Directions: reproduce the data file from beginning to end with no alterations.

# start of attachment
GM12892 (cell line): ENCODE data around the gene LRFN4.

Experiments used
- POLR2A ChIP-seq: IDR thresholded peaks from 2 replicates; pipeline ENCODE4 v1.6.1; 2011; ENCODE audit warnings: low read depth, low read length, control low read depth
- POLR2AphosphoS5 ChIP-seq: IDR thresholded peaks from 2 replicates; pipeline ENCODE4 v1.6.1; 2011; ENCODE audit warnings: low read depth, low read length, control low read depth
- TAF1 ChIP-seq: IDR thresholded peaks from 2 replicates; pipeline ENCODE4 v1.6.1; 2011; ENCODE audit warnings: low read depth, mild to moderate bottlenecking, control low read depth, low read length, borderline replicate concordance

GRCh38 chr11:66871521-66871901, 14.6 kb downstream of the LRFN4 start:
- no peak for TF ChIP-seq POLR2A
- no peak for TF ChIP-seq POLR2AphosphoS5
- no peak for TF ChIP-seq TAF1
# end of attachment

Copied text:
GM12892 (cell line): ENCODE data around the gene LRFN4.

Experiments used
- POLR2A ChIP-seq: IDR thresholded peaks from 2 replicates; pipeline ENCODE4 v1.6.1; 2011; ENCODE audit warnings: low read depth, low read length, control low read depth
- POLR2AphosphoS5 ChIP-seq: IDR thresholded peaks from 2 replicates; pipeline ENCODE4 v1.6.1; 2011; ENCODE audit warnings: low read depth, low read length, control low read depth
- TAF1 ChIP-seq: IDR thresholded peaks from 2 replicates; pipeline ENCODE4 v1.6.1; 2011; ENCODE audit warnings: low read depth, mild to moderate bottlenecking, control low read depth, low read length, borderline replicate concordance

GRCh38 chr11:66871521-66871901, 14.6 kb downstream of the LRFN4 start:
- no peak for TF ChIP-seq POLR2A
- no peak for TF ChIP-seq POLR2AphosphoS5
- no peak for TF ChIP-seq TAF1